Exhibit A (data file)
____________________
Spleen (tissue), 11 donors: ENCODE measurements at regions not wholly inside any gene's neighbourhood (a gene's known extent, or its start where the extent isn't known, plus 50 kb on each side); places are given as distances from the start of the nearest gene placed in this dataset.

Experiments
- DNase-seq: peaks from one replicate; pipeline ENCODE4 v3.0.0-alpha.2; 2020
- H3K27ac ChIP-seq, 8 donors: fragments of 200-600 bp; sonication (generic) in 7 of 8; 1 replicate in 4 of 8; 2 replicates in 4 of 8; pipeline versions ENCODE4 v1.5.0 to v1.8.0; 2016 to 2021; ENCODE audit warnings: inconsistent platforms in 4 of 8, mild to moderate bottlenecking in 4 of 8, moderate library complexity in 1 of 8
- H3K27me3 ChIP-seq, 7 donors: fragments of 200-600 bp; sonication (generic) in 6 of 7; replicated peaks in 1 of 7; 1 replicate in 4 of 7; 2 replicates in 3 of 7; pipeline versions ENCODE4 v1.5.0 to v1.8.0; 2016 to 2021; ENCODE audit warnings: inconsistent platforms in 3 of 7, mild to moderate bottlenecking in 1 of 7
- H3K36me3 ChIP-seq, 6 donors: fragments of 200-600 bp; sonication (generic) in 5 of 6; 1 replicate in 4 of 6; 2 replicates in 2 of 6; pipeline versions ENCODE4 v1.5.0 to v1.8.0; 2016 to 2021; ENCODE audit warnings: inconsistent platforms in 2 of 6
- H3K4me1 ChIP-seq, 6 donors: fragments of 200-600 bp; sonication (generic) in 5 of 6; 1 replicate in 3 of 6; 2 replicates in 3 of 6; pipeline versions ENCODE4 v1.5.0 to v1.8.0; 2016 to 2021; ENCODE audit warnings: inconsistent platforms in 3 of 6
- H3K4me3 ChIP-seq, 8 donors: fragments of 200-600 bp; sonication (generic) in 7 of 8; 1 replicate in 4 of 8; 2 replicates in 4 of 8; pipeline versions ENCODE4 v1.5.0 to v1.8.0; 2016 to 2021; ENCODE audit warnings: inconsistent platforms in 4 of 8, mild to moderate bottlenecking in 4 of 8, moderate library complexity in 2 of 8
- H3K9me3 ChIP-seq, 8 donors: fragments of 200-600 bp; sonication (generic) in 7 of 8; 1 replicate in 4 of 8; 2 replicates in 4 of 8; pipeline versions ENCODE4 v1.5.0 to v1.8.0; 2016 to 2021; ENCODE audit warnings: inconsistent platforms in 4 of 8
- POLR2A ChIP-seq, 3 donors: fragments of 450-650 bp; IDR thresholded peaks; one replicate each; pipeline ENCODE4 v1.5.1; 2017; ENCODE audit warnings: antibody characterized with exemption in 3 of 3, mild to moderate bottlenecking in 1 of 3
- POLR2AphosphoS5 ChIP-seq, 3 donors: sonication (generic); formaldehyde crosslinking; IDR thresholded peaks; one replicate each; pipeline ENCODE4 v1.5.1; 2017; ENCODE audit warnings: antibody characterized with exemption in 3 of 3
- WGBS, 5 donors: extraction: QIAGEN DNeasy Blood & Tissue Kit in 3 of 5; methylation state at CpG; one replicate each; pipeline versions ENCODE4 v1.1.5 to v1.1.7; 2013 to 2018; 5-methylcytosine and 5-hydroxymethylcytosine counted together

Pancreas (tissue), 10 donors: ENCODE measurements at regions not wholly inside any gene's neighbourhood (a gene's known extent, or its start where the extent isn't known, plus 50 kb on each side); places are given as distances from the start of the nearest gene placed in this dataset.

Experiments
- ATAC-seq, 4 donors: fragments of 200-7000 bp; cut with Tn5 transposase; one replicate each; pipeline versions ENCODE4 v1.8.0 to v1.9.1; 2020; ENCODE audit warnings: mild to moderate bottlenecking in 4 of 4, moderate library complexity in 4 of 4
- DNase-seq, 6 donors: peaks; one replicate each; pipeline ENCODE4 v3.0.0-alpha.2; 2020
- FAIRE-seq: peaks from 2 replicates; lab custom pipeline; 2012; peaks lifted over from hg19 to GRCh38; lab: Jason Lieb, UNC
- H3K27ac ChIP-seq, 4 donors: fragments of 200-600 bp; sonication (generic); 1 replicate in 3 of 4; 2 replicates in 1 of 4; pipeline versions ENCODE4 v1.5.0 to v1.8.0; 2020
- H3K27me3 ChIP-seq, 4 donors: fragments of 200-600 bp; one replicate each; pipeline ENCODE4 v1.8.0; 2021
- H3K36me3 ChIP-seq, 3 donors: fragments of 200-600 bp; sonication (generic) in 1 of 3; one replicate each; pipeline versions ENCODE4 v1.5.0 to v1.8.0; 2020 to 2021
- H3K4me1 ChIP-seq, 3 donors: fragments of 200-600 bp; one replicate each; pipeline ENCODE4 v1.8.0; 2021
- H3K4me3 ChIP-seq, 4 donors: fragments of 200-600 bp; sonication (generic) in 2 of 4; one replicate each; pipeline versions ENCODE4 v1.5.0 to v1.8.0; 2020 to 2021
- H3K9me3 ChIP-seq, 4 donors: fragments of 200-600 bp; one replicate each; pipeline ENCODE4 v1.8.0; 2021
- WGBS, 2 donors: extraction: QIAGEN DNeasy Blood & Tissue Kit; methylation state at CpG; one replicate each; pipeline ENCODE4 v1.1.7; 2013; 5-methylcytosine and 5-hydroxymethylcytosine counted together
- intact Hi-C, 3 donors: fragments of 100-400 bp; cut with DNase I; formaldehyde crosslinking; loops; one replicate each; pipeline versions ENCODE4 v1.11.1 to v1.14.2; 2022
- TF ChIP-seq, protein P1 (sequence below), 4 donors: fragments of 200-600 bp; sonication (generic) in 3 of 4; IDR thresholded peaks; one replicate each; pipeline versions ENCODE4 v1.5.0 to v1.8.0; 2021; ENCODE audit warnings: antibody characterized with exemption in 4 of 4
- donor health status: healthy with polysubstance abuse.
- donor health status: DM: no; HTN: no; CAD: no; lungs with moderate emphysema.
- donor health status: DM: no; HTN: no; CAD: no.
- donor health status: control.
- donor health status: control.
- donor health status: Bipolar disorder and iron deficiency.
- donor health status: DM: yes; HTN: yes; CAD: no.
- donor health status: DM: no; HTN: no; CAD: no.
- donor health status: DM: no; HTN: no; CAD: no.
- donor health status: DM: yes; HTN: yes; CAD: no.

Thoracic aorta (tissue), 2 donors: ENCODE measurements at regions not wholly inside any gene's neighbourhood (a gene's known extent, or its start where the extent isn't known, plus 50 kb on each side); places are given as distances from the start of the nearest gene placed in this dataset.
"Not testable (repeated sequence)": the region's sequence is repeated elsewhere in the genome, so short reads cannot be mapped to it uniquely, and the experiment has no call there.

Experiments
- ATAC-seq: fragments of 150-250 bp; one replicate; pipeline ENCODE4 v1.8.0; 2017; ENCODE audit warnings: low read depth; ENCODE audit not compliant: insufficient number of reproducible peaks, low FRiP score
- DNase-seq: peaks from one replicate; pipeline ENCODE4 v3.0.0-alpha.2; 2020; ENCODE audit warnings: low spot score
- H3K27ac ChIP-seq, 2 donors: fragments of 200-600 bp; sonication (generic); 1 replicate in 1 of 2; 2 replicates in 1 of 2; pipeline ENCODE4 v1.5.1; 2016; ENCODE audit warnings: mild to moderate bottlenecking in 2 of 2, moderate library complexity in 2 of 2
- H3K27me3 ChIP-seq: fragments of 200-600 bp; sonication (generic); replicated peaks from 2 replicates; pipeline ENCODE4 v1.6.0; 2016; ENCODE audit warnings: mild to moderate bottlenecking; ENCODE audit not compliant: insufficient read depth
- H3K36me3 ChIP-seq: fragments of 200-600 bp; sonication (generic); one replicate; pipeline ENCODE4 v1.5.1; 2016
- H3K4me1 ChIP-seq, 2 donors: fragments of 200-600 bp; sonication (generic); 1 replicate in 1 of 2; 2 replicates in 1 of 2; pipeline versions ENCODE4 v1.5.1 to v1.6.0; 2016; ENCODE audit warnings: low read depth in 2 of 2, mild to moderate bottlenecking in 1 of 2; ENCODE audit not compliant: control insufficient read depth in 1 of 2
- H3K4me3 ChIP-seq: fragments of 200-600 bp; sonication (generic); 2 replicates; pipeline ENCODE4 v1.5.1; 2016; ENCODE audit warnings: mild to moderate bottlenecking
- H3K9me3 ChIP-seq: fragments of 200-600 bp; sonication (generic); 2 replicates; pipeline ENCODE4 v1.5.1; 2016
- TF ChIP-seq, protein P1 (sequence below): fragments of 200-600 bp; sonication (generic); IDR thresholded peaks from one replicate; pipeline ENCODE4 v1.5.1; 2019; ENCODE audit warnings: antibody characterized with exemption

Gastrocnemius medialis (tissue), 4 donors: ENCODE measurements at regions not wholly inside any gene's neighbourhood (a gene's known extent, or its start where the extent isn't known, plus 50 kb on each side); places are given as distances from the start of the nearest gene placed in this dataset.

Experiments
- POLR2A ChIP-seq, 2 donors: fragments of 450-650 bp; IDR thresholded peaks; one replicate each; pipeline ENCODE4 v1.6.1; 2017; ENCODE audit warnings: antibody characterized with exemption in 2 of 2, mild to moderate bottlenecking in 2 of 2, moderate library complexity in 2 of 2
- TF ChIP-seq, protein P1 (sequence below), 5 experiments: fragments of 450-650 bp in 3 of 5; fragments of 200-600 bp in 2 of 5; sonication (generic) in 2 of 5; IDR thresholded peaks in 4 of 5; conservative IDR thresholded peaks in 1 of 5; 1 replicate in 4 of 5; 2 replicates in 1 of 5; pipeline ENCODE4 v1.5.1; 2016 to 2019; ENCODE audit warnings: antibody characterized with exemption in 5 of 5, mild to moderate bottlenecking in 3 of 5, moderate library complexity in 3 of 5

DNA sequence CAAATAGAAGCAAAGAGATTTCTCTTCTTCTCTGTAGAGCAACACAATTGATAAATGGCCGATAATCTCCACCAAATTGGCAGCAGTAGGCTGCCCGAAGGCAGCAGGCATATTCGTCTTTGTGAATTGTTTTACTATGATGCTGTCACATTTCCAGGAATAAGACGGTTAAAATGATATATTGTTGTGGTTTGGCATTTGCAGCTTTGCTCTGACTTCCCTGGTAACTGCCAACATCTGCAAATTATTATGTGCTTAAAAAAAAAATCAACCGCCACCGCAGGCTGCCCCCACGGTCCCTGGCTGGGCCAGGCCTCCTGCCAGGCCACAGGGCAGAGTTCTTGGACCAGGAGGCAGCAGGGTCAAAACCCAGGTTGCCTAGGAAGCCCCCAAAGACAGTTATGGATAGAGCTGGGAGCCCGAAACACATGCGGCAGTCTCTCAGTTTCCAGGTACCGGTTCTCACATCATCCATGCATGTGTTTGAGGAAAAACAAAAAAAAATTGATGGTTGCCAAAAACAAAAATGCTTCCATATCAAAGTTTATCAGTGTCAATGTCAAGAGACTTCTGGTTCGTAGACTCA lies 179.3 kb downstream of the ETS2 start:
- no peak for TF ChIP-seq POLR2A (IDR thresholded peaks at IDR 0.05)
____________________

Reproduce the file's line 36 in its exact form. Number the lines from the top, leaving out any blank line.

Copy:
- donor health status: DM: yes; HTN: yes; CAD: no.